S 12
O Multiple
X DIN, triggers
£ 380


Roland's semi-digital model now available at silly prices. The 909 has sampled cymbals but all the other sounds are analogue, slightly improved in terms of power as compared to the TR808 but still needing a little help on the Eq side.

Luckily this is made possible by the 909's individual outputs, and the unit at least has MIDI as well as all the other interfacing options, although it doesn't have the 707's graphic display it does have the same real/step time programming, LED display of tempo, versatile editing and RAM cartridge memory expansion, and in fact has much more control over the drum sounds — level, decay, tune, "snappiness" (on the snare) and so on. Could be a real bargain.

D 12A, 4D
P 64 (more on RAM)
S 3 (more on RAM)
O Multiple
X MIDI, trigger, tape, DIN out
£ 300


A tremendous bargain for anyone wanting to get into sampled percussion, the DDM110 sells for silly prices yet has excellent sounds and programming capabilities.

Its PCM sounds are sometimes a little clipped, the cymbals suffering most but the bass and snare are good, the toms reasonable but a little foreshortened, and the percussion sounds excellent. Interfacing is outstanding — MIDI for this price is very unusual — and the combination of real and step time programming, LED display and programmable trigger make the DDM110 a winner.

D 9D
P 32
S 6
O 2
X MIDI, trigger, Korg DIN
£ 229


Latin percussion version of the DDM110 identical in every other respect apart from the paint job. Congas, timbales, wood blocks, agogos all in glowing PCM. Again, spending another £225 for these sounds may seem indulgent, but if you're using them all the time the machine's a bargain.


Korg's first attempt at an all-singing, all-dancing programmable drum machine met with less success than perhaps it deserved. Digital sounds were coming in just above its price range when introduced though, and the machine's alternative functions seemed unnecessarily complicated at the time. On reflection, a good bargain at today's prices; very usable clap, snare and cymbal sounds and some unusual features such as flam, stereo outputs, duplicated buttons for faster programming, LCD display, tape dump and so on.

D 8A
P 48
S 6
O 3
X DIN, triggers
£ 350

Reasonable price, demon sounds


More than a drum machine, in fact a whole backing band in a box, the PSS 50 predated Korg's PCM sampling of percussion sounds as seen on the DDM110 and DDM220.

The Super Section's accompaniment is a sort of programmable home organ affair — eight songs with chords, arpeggios and bass line, with a maximum length of 1280 bars.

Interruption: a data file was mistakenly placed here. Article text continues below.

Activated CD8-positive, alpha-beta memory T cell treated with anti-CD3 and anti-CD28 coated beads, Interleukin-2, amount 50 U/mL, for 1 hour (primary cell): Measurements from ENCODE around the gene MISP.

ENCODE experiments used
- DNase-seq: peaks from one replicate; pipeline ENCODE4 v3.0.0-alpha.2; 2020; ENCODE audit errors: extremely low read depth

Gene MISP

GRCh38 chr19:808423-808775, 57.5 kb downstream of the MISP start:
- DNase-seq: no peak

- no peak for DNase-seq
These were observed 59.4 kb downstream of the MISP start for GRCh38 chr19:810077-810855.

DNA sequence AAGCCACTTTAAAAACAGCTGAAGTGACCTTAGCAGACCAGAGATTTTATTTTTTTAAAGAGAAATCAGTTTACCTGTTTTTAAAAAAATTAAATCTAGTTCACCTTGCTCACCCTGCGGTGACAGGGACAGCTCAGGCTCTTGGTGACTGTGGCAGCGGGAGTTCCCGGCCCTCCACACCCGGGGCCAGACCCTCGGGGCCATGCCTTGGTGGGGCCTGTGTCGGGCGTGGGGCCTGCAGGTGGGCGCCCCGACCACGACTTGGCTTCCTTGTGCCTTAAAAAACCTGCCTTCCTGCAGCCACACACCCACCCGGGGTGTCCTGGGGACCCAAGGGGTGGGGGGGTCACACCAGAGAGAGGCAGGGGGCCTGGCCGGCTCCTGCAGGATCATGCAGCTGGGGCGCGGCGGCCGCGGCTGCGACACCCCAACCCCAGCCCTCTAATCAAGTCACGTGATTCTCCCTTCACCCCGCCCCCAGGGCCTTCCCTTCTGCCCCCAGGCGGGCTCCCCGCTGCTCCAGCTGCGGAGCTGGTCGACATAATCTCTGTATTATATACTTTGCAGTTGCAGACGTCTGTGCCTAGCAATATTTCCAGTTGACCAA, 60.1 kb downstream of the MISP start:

The actual drum section's less sophisticated — just bass, snare, tom, hi-hat, cymbal and clap sounds with preprogrammed patterns from Disco to Heavy Metal. Voices are pre-panned into a stereo image.

At the asking price the PSS50 appeals to a very specialised taste, but if you are playing clubs or cabaret it has both the sounds and the facilities to help in the live situation. Certainly it's cheaper than a Linn 9000 and five MIDI synthesizers.

D 8
P 64 preset
S 8
O 2
£ 449

MFB 512

At one time the cheapest digital drum machine on the market but now overtaken by the Korg DDM110, the MFB hails from Germany and looks like a home electronics enthusiast's nightmare. Built into a plastic project box, it actually sounds quite wonderful, with a full set of Drumulator-like samples and a pretty obviously TR-808 generated Clap.

Programming is difficult and limited though, using old-fashioned toggle switches which select the memories played using a Binary system. Pattern programming is similar to that on the Dr. Rhythm — step, space, step, space — but external sync facilities are limited. Memory is reasonable — eight songs and 64 patterns should be enough for anyone.

D 9
P 64
S 8
O Multiple
X Trigger
£ 299

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Machines up to £200

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Machines £500 to £1500

Publisher: International Musician & Recording World - Cover Publications Ltd, Northern & Shell Ltd.

The current copyright owner/s of this content may differ from the originally published copyright notice.
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International Musician - Oct 1985

Donated by: Mike Gorman, Neill Jongman

Scanned by: Mike Gorman

Drum Machine Supplement


Buyer's Guide

Previous article in this issue:

> Machines up to £200

Next article in this issue:

> Machines £500 to £1500